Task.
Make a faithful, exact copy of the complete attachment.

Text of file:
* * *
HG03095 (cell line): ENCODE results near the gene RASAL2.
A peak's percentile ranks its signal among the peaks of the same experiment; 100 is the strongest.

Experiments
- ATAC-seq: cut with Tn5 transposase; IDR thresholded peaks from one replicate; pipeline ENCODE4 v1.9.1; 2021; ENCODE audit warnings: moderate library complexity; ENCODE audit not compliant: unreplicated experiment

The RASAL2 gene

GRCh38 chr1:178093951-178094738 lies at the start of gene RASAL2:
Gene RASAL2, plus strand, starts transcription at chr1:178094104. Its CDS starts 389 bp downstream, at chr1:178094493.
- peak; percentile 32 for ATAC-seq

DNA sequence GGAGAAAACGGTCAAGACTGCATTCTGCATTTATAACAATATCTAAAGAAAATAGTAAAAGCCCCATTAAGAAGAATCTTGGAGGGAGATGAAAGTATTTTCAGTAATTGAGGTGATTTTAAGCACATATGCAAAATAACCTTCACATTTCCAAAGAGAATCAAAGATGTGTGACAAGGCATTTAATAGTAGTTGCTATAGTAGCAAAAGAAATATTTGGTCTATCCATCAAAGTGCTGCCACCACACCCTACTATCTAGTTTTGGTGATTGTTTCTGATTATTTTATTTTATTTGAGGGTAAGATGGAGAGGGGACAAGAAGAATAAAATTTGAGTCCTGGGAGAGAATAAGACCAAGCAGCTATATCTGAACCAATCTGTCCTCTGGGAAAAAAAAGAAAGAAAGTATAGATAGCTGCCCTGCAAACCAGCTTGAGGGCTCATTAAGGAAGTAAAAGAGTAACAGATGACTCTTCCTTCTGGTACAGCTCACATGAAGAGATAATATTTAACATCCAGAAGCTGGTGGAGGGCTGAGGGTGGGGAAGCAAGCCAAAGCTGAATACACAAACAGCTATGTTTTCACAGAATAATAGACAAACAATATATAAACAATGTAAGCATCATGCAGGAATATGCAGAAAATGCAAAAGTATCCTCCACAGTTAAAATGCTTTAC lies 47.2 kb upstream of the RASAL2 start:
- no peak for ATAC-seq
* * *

HG03095 (cell line): ENCODE results near the gene RASAL2.
A peak's percentile ranks its signal among the peaks of the same experiment; 100 is the strongest.

Experiments
- ATAC-seq: cut with Tn5 transposase; IDR thresholded peaks from one replicate; pipeline ENCODE4 v1.9.1; 2021; ENCODE audit warnings: moderate library complexity; ENCODE audit not compliant: unreplicated experiment

The RASAL2 gene

GRCh38 chr1:178093951-178094738 lies at the start of gene RASAL2:
Gene RASAL2, plus strand, starts transcription at chr1:178094104. Its CDS starts 389 bp downstream, at chr1:178094493.
- peak; percentile 32 for ATAC-seq

DNA sequence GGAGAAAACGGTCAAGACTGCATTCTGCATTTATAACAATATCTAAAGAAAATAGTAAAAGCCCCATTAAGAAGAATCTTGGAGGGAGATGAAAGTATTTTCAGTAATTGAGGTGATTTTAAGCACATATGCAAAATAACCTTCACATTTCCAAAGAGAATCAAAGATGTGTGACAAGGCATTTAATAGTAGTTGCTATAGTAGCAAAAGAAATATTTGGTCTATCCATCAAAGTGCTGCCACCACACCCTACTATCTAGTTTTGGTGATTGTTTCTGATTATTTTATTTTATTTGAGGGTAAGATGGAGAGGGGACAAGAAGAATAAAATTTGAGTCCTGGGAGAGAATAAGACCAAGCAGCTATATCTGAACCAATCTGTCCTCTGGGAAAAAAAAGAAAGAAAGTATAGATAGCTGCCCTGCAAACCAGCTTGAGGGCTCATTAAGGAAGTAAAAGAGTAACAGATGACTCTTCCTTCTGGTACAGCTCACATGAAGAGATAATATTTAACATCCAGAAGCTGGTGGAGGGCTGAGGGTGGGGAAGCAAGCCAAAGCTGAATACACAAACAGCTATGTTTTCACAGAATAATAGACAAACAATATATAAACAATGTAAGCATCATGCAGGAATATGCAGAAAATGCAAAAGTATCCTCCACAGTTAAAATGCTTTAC lies 47.2 kb upstream of the RASAL2 start:
- no peak for ATAC-seq